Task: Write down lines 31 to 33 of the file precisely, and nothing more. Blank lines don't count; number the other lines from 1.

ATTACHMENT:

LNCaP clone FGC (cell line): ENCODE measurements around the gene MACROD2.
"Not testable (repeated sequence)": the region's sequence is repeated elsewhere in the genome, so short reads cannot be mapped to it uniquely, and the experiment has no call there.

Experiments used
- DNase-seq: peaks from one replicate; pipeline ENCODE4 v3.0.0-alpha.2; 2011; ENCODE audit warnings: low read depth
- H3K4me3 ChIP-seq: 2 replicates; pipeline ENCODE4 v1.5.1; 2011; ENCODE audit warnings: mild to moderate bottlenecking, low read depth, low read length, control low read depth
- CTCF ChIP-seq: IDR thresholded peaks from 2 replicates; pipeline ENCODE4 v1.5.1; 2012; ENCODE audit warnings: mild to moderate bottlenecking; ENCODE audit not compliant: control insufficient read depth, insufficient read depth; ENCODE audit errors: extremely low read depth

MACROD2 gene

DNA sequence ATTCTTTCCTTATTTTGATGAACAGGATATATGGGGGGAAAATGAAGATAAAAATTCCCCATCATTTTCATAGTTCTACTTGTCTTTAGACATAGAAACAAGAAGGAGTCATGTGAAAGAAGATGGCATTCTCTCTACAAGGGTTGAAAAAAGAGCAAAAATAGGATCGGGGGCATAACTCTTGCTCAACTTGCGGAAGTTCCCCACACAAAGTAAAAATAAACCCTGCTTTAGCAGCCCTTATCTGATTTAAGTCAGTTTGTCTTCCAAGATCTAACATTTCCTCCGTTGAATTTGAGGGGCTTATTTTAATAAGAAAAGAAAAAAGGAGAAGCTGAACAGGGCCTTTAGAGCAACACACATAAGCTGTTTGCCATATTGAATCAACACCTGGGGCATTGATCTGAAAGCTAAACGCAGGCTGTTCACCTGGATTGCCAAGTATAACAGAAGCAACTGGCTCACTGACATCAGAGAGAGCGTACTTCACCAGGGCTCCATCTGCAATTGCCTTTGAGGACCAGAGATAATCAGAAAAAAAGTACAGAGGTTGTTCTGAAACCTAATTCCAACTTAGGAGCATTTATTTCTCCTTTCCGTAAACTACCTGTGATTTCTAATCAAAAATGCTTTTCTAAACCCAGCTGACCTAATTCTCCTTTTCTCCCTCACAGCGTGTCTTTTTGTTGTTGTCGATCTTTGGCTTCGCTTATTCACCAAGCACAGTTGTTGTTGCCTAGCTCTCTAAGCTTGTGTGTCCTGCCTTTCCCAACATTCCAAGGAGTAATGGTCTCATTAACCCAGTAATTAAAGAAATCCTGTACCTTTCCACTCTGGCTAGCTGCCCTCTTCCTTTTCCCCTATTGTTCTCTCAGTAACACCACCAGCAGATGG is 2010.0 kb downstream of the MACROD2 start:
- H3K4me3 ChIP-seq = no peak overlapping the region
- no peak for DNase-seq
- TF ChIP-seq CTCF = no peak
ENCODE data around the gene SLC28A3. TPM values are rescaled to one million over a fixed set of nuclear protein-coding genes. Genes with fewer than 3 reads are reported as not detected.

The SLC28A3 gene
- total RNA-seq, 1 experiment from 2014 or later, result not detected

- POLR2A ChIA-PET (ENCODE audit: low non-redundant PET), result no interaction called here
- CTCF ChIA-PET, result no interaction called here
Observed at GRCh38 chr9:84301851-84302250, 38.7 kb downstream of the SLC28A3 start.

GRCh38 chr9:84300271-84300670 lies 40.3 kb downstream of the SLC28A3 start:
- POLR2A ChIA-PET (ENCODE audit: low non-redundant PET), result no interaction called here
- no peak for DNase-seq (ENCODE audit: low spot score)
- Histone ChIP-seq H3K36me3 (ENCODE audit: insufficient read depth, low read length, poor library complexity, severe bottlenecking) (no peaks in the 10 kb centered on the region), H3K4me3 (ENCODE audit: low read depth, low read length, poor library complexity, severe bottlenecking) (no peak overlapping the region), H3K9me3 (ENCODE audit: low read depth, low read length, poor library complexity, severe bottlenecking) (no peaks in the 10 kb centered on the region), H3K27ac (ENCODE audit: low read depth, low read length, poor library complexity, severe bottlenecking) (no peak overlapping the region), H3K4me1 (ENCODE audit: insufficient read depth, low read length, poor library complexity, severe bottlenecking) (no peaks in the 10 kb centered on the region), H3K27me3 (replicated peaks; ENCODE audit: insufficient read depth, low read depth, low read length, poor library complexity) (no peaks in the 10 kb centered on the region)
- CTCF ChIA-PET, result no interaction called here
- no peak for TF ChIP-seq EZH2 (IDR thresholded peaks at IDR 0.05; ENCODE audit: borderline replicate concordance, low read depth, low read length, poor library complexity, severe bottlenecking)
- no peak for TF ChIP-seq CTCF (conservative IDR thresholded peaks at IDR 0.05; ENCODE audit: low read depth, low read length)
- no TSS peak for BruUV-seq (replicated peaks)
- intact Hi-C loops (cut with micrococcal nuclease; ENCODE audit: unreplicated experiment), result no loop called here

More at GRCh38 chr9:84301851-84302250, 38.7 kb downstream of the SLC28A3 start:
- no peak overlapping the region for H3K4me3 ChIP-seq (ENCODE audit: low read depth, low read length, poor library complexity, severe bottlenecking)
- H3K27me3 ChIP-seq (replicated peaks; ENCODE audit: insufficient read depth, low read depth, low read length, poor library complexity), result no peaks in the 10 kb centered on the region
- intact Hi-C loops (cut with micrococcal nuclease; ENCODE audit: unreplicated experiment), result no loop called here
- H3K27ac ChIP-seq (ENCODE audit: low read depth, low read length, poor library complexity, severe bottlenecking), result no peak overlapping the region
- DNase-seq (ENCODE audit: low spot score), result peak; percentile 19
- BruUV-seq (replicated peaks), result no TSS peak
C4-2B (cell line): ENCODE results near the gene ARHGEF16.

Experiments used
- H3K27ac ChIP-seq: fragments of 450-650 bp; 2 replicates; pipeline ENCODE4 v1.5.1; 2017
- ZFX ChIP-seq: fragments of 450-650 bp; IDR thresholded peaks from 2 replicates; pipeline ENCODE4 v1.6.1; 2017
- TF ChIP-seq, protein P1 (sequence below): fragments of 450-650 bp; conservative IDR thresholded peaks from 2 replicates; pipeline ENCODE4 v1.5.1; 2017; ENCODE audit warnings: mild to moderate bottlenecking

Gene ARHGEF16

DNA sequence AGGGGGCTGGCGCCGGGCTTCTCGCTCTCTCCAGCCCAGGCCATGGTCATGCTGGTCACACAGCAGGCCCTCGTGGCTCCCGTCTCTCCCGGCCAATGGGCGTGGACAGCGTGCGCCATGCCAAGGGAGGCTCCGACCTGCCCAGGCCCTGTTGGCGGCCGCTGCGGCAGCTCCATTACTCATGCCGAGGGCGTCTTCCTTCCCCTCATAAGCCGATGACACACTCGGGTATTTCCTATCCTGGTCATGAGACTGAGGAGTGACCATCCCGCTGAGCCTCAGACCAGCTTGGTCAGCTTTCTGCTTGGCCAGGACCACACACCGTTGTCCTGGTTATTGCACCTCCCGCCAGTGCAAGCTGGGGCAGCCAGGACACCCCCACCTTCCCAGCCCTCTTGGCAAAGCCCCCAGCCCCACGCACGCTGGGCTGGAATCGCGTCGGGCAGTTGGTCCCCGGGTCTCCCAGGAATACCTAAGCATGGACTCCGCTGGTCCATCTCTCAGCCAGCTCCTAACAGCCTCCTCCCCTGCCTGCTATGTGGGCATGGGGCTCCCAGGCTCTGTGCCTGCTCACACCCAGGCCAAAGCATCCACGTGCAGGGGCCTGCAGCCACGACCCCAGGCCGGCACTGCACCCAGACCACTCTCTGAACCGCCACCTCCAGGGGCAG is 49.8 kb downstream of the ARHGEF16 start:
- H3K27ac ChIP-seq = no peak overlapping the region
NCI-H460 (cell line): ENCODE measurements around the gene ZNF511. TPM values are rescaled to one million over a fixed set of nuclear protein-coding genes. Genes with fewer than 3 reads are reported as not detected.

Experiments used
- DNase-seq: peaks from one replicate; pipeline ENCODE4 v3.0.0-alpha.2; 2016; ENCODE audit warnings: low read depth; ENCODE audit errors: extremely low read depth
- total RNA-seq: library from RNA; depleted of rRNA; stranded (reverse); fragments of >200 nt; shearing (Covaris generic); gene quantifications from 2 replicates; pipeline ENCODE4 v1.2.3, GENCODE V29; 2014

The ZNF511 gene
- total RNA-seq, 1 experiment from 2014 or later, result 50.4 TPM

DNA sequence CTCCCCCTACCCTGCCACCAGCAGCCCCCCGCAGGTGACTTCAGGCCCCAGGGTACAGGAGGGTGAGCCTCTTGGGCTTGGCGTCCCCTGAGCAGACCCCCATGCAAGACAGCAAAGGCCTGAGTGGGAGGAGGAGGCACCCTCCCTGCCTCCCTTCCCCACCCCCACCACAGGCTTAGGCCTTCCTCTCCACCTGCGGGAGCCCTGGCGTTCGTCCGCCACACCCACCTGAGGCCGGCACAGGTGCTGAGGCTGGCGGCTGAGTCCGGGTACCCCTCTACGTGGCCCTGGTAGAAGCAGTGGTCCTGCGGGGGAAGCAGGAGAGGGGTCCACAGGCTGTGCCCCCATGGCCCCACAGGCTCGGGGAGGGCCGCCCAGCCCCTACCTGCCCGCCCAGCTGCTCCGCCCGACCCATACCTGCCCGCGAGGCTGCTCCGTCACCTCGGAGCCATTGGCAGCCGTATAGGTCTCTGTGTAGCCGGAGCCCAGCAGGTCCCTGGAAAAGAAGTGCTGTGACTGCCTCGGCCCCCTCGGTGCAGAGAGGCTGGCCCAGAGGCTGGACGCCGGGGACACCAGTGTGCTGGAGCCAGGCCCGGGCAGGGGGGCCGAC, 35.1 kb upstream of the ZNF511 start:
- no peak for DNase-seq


- H3K27ac ChIP-seq (ENCODE audit: low read depth, low read length, poor library complexity, severe bottlenecking), result no peak overlapping the region
- DNase-seq (ENCODE audit: low spot score), result peak; percentile 19
- BruUV-seq (replicated peaks), result no TSS peak